Aug. 14–The $8 billion gasification and power joint venture Air Products will lead in Saudi Arabia caps a series of calculated investments the Trexlertown industrial gas company has made over the past four years, CEO Seifi Ghasemi said Monday morning.
Speaking on an investors call, Ghasemi said the latest project in the Jazan Economic City strengthens Air Products’ relationship with the world’s largest energy company, Saudi Aramco, and positions Air Products as the global leader in gasification — a more environmentally friendly way of converting raw material into fuel and chemicals.
The deal also dovetails with the company’s strategy for investing at least $15 billion over the next five years, which Ghasemi outlined during an earnings call in late July.
Depending on the terms of a final agreement, Air Products will own 55 to 65 percent of the joint venture with Saudi Aramco and ACWA Power, a developer and operator of power and water plants. The project will be financed with 60 percent debt and 40 percent equity. Of the roughly $3.2 billion in equity, Air Products will pony up $2 billion.
Ghasemi promised the company would make at least 10 percent return on the investment (its prerequisite for any project) and would generate at least 75 cents in earnings per share beginning in fiscal year 2020.
“We only promise what we know we can deliver, but we usually deliver more than what we promise,” he told investors.
The state-owned Aramco produces more than 10 million barrels of crude oil per day, about an eighth of global production. Its net income exceeded $33 billion in the first half of 2017 alone, according to Bloomberg.
Saudi Crown Prince Mohammed bin Salman in recent years has pushed to make the country’s economy less dependent on oil. Central to his economic diversification effort is the sale of a 5 percent stake in Aramco in 2019. He plans to reinvest the proceeds in refined products such as petrochemicals and gasoline and the kingdom’s burgeoning tech sector.
In April 2015, Aramco picked Air Products and ACWA to build the world’s largest industrial gas complex in Jazan. Ghasemi said Monday that Air Products developed credibility with Aramco by sticking to its timeline for completing the air separation unit facility, which will produce 75,000 metric tons of oxygen and nitrogen for Aramco to use in the oil refining process. When the Jazan refinery comes online in 2019, it will refine 400,000 barrels of crude oil per day into liquid petroleum gas, asphalt and other petrochemicals.
By taking control of the complex’s gasifier, Air Products can recycle the sulfuric bottom-of-the-barrel liquid — “vacuum residue” — by converting it into synthetic gas. Air Products will use this “syngas” to produce refinery-serving hydrogen, in gas turbines to generate power, and in its air separation unit to supply additional oxygen and nitrogen for the refining process.
Previously, oil companies sold the vacuum residue to shipping companies, but the International Maritime Organization in 2016 adopted regulations reducing the sulfur content in marine fuels effective 2020. These requirements, Ghasemi said, will affect almost every oil refinery around the globe and compel many of them to consider syngas alternatives.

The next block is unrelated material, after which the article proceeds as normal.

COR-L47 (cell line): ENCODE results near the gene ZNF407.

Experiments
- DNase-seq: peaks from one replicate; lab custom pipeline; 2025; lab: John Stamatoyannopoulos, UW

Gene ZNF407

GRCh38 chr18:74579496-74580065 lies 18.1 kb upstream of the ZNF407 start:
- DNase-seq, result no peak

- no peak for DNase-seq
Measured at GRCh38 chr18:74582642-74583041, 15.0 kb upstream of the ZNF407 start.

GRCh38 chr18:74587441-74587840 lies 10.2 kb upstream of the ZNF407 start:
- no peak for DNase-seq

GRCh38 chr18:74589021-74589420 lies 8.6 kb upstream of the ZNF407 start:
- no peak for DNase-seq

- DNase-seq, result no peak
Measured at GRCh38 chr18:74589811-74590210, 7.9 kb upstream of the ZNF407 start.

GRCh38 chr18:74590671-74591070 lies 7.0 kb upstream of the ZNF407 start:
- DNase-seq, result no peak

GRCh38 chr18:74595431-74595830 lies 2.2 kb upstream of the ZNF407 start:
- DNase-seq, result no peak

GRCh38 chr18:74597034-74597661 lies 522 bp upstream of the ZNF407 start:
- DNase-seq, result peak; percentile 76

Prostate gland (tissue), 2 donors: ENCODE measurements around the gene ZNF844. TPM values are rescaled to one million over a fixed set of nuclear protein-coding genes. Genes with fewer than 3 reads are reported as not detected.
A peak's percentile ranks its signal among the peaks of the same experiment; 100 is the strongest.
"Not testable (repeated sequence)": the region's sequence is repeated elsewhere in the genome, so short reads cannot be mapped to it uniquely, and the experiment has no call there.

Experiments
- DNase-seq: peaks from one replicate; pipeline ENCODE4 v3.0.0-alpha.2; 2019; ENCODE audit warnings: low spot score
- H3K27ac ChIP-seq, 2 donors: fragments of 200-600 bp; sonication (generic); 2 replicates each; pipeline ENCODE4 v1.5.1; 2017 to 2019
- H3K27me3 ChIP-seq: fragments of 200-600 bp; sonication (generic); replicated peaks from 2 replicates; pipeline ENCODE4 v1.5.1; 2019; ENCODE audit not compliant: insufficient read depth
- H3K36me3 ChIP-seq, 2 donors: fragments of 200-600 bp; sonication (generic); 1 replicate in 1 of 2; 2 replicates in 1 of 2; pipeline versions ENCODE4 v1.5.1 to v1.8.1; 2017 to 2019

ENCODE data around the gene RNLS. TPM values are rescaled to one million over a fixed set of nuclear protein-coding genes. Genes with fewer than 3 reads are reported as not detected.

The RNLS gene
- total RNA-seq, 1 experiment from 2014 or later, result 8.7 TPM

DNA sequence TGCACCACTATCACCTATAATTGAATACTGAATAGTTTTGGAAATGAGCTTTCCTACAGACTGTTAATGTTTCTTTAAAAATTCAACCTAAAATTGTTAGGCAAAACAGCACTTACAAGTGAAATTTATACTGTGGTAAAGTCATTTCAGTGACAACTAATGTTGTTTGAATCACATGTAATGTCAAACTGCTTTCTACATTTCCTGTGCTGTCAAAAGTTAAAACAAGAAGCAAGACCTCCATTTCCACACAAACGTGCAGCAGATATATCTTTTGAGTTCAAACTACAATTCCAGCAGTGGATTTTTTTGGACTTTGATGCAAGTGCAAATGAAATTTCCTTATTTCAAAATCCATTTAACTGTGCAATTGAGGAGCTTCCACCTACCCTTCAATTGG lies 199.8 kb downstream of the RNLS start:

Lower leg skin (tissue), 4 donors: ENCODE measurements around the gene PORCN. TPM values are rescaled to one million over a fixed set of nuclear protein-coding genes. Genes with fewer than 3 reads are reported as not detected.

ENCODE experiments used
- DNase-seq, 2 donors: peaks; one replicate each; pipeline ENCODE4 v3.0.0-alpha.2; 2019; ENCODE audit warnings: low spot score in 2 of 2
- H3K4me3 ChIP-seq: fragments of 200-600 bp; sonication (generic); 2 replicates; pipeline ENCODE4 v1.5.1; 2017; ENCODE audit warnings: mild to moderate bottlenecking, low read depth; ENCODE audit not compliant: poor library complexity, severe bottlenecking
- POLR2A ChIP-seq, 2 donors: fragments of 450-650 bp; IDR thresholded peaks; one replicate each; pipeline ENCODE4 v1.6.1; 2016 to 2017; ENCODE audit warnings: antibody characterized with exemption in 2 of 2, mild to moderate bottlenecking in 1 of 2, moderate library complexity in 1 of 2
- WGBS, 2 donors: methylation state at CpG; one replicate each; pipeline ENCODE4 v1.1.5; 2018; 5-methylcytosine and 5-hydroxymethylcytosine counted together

Air Products began talking to Aramco in early 2016 about acquiring and operating the gasification assets at Jazan. Aramco had tapped Royal Dutch Shell’s liquid gasification technology in designing the gasifier, so Air Products bolstered its case in January 2018 when it acquired the patents to Shell’s coal and liquid gasification technologies.
Air Products also strove to further build its gasification bonafides by entering into a $1.3 billion syngas joint venture with Lu’An Clean Energy Co. in China.
“When you put all that together, we were able to convince Saudi Aramco to give us the honor of participating in this thing,” Ghasemi said. “It was a calculated, step-by-step process.”
Jake Dollarhide, who follows Air Products as CEO of Longbow Asset Management, said the company seems to be following through on its commitment to grow its core industrial gas business.
“For awhile Air Products was focused on becoming a much leaner company and redefining itself,” he said. “Today, its nice to see the company putting its money where its mouth is.”
Saudi Aramco will pay Air Products and ACWA a monthly fixed fee to operate the gasifier and power block over the next 25 years, which reduces the company’s exposure to fluctuations in energy prices. Saudi Aramco, in turn, can focus on its core refining and oil exploration businesses.
Air Products calls this strategy of purchasing industrial gas facilities from customers where it already owns and operates an air separation unit, and then selling gases back to the customer based on fixed-fee contracts, “asset buybacks.” This latest Jazan joint venture covers most of the minimum Ghasemi said the company would invest in asset buybacks over the next five years.
“Anytime you can sign a 25-year contract with a very reputable customer, the market’s going to be excited,” Dollarhide said.
Ghasemi also said in July that the company plans to invest at least $7 billion over the next five years in larger-scale energy, environmental and emerging market projects, including gasification efforts. He said Monday the Jazan joint venture will be “an excellent reference” for future gasification projects.
“By doing this project, the Lu’An project and owning the Shell technology, we’re now by far the premier gasification company in the world,” he said.
Air Products’ stock opened Monday at $162.20, up 2.7 percent from its previous close, and closed at $162.44.
One of two Fortune 500 companies in the Lehigh Valley, Air Products employs about 2,250 people in the region and has about 15,000 employees globally. It made $1.1 billion last year on $8.2 billion in sales.
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